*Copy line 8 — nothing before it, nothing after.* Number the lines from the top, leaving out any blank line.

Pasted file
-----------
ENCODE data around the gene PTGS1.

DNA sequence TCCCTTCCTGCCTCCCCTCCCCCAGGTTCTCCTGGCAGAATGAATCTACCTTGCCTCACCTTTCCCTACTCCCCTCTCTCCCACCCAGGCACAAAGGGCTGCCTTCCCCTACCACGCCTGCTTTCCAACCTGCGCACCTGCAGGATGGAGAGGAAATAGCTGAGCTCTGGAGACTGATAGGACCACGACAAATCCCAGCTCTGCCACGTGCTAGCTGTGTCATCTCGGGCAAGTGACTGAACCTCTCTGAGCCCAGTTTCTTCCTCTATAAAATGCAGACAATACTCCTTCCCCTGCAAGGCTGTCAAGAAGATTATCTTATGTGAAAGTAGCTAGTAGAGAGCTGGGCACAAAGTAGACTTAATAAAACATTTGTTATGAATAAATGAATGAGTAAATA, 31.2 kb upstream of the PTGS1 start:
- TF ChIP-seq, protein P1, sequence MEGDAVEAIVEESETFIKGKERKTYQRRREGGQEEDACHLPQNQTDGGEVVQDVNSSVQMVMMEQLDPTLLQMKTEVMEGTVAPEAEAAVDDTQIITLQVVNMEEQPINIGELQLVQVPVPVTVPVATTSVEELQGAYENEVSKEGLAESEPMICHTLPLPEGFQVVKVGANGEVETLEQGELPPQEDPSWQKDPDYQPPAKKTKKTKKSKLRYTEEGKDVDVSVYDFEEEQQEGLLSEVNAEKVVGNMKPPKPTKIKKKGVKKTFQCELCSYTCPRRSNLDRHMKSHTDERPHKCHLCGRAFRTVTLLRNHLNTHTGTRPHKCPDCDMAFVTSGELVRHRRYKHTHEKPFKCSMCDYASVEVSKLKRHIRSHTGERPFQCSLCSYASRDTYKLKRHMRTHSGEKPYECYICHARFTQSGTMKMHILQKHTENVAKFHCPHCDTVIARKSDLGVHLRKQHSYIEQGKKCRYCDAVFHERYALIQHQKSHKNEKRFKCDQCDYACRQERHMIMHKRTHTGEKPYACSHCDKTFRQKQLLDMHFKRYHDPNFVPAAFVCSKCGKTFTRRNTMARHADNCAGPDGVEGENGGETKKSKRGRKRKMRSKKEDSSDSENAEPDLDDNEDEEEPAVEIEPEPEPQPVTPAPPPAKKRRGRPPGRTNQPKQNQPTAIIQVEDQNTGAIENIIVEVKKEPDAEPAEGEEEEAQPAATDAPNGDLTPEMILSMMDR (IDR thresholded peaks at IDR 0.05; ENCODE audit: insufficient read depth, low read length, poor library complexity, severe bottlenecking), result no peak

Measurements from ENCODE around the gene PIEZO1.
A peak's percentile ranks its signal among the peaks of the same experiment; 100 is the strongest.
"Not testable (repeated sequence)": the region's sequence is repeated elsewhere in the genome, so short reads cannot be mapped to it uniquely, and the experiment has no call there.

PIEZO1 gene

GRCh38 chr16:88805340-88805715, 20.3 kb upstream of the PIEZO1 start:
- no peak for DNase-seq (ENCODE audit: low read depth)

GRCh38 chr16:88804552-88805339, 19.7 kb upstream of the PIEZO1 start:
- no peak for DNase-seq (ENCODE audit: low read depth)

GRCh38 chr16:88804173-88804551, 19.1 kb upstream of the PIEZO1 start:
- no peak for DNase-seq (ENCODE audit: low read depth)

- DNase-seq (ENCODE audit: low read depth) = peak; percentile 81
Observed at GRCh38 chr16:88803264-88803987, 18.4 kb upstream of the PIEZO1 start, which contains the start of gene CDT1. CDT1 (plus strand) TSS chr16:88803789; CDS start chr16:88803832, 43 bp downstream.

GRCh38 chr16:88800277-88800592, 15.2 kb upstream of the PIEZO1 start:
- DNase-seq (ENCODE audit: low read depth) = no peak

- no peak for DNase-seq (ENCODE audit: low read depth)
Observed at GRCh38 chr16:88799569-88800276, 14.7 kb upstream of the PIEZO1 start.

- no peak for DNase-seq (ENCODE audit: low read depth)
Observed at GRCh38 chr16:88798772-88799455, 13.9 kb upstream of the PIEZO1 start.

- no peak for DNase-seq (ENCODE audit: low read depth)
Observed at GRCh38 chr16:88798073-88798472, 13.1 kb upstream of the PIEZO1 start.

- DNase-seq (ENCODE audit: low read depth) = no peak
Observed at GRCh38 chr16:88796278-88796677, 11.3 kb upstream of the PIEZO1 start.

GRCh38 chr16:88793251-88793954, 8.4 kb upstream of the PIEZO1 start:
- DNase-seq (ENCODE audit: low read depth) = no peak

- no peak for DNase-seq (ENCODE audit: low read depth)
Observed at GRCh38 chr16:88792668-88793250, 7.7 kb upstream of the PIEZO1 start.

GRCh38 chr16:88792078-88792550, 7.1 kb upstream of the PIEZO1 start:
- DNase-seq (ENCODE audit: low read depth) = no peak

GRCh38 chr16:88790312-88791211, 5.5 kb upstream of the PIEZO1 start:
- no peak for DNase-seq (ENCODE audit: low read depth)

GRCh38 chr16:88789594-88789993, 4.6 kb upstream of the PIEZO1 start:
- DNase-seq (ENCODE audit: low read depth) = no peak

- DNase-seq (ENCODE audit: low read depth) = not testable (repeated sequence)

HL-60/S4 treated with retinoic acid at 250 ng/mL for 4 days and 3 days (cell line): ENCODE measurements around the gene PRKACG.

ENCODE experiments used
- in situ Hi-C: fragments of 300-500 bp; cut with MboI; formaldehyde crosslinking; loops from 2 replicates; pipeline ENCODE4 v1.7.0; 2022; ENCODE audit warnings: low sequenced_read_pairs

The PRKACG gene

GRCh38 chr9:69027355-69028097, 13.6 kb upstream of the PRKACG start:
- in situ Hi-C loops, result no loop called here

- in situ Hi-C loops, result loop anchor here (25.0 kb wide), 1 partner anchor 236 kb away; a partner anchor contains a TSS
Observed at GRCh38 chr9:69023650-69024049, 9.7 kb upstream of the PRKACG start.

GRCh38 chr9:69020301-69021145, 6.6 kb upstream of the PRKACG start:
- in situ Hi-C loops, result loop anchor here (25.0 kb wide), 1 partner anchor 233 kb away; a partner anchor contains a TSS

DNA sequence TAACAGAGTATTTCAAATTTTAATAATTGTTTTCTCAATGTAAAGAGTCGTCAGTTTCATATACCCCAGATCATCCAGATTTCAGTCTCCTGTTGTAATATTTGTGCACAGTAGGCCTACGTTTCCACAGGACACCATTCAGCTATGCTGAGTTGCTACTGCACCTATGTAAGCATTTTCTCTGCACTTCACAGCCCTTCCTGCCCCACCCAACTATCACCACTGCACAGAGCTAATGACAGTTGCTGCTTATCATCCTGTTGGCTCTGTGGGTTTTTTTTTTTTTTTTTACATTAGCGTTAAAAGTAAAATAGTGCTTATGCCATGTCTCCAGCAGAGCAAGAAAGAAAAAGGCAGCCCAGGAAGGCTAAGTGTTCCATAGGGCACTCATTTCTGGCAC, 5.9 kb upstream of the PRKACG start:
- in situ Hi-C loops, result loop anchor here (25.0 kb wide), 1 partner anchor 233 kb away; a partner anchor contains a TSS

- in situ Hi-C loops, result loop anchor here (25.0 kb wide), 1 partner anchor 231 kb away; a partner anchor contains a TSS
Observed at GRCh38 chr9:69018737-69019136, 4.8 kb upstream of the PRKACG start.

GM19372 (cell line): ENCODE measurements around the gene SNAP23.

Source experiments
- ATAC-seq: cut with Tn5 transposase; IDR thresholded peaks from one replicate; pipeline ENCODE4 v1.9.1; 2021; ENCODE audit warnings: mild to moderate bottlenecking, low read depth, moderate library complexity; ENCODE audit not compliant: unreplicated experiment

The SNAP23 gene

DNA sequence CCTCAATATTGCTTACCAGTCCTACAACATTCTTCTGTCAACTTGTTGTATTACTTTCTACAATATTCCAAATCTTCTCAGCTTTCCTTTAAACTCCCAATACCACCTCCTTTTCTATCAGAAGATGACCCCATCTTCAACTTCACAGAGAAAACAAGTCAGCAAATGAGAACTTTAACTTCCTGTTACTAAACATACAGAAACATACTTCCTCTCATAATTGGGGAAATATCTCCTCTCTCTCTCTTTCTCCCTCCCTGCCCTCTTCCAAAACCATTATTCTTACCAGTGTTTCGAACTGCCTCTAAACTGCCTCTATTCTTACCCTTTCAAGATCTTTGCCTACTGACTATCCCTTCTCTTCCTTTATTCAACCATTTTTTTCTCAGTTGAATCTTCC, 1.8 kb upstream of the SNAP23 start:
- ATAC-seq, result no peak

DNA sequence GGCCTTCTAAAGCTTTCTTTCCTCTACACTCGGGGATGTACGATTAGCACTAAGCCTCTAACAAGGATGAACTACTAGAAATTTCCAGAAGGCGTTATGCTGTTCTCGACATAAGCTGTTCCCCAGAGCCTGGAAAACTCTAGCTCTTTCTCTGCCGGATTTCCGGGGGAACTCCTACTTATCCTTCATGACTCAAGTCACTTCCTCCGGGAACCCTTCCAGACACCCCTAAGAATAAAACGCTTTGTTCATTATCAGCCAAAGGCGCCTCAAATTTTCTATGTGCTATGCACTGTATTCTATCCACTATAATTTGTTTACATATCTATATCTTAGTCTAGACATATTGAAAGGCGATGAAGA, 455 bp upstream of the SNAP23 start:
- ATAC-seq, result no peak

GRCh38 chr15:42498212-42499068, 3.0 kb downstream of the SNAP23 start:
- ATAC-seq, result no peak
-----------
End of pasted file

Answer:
GRCh38 chr16:88805340-88805715, 20.3 kb upstream of the PIEZO1 start: